What will Chris Huhne do next? Former cabinet minister 'set to reinvent himself as green campaigner' after prison

Huhne accuses the Treasury of undermining 'green growth' in a parting shot at the Chancellor

Chris Huhne, the former Energy and Climate Change Secretary, may devote himself to championing green issues when he seeks a career outside politics on his release from prison.

Friends said today that Mr Huhne, 58, has not made up his mind on what he will do next.  Some believe he may work on the environment and improving the world’s poorest countries.  Others think he may start a “green growth” business.

Mr Huhne and his former wife Vicky Pryce were both sentenced to eight months imprisonment on Monday for perverting the course of justice. The former Cabinet minister will need to earn a living when he is freed, friends believe.  Although his liability still has  to be settled by Southwark Crown Court, the Crown Prosecution Service is seeking £110,000 in costs from Mr Huhne, who will also have a huge lawyers’ bill after intending to fight the charge against him, only to change his mind last month  and plead guilty at the last minute.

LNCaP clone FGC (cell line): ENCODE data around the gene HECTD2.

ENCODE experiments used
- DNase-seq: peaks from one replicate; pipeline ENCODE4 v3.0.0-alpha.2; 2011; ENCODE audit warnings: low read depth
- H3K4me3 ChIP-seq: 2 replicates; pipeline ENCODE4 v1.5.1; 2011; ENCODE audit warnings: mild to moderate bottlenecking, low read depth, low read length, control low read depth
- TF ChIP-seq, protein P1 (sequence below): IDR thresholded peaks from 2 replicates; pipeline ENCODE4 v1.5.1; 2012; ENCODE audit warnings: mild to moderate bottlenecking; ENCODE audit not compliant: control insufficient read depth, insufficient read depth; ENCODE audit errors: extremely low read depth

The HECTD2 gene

Mr Huhne, who is thought to be planning to write a book while he is in prison, has admitted he will not return to politics and has spoken of seeking a “fourth career.”  He was a business and economics journalist before starting his own business as a  credit rating analyst and then entering politics as a Lib Dem MEP.

His strong commitment to the environmental agenda would give him credibility in that field. His last intervention in politics was to contribute two chapters to “The Green Book,” launched at the Liberal Democrats’ spring conference in Brighton last weekend and published on Thursday by Biteback Publishing.

The former minister clashed repeatedly with George Osborne when the Chancellor sought to dilute the Government’s green measures, warning that that it  should not saddle UK firms with higher costs by moving faster than their European competitors.